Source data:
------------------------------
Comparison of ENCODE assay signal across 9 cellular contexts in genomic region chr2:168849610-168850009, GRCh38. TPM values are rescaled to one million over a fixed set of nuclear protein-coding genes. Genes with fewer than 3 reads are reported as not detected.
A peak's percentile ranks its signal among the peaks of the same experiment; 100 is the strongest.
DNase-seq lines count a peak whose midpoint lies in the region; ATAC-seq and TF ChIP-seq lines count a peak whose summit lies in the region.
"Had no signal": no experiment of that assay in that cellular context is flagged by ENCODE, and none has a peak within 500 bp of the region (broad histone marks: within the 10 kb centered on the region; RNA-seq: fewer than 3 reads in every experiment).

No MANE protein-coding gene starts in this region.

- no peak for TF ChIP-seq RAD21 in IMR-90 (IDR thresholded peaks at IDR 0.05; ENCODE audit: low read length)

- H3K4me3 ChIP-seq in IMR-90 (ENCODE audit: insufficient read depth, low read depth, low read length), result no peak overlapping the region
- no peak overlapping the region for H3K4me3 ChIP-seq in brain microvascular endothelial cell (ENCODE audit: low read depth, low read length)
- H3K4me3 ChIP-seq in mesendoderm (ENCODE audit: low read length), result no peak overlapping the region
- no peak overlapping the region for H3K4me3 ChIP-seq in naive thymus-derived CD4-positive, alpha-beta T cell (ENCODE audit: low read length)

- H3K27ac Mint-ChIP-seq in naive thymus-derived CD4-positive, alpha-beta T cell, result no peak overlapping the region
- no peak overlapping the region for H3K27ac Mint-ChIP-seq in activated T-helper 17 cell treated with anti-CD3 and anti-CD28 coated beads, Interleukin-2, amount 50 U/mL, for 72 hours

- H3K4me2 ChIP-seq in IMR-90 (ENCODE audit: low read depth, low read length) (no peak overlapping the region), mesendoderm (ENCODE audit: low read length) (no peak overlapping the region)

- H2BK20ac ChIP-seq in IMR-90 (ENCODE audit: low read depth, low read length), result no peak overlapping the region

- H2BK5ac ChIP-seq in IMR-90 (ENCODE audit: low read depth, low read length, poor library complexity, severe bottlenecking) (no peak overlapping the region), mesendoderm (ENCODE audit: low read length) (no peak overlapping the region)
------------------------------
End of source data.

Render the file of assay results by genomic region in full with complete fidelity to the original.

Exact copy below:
Comparison of ENCODE assay signal across 9 cellular contexts in genomic region chr2:168849610-168850009, GRCh38. TPM values are rescaled to one million over a fixed set of nuclear protein-coding genes. Genes with fewer than 3 reads are reported as not detected.
A peak's percentile ranks its signal among the peaks of the same experiment; 100 is the strongest.
DNase-seq lines count a peak whose midpoint lies in the region; ATAC-seq and TF ChIP-seq lines count a peak whose summit lies in the region.
"Had no signal": no experiment of that assay in that cellular context is flagged by ENCODE, and none has a peak within 500 bp of the region (broad histone marks: within the 10 kb centered on the region; RNA-seq: fewer than 3 reads in every experiment).

No MANE protein-coding gene starts in this region.

- no peak for TF ChIP-seq RAD21 in IMR-90 (IDR thresholded peaks at IDR 0.05; ENCODE audit: low read length)

- H3K4me3 ChIP-seq in IMR-90 (ENCODE audit: insufficient read depth, low read depth, low read length), result no peak overlapping the region
- no peak overlapping the region for H3K4me3 ChIP-seq in brain microvascular endothelial cell (ENCODE audit: low read depth, low read length)
- H3K4me3 ChIP-seq in mesendoderm (ENCODE audit: low read length), result no peak overlapping the region
- no peak overlapping the region for H3K4me3 ChIP-seq in naive thymus-derived CD4-positive, alpha-beta T cell (ENCODE audit: low read length)

- H3K27ac Mint-ChIP-seq in naive thymus-derived CD4-positive, alpha-beta T cell, result no peak overlapping the region
- no peak overlapping the region for H3K27ac Mint-ChIP-seq in activated T-helper 17 cell treated with anti-CD3 and anti-CD28 coated beads, Interleukin-2, amount 50 U/mL, for 72 hours

- H3K4me2 ChIP-seq in IMR-90 (ENCODE audit: low read depth, low read length) (no peak overlapping the region), mesendoderm (ENCODE audit: low read length) (no peak overlapping the region)

- H2BK20ac ChIP-seq in IMR-90 (ENCODE audit: low read depth, low read length), result no peak overlapping the region

- H2BK5ac ChIP-seq in IMR-90 (ENCODE audit: low read depth, low read length, poor library complexity, severe bottlenecking) (no peak overlapping the region), mesendoderm (ENCODE audit: low read length) (no peak overlapping the region)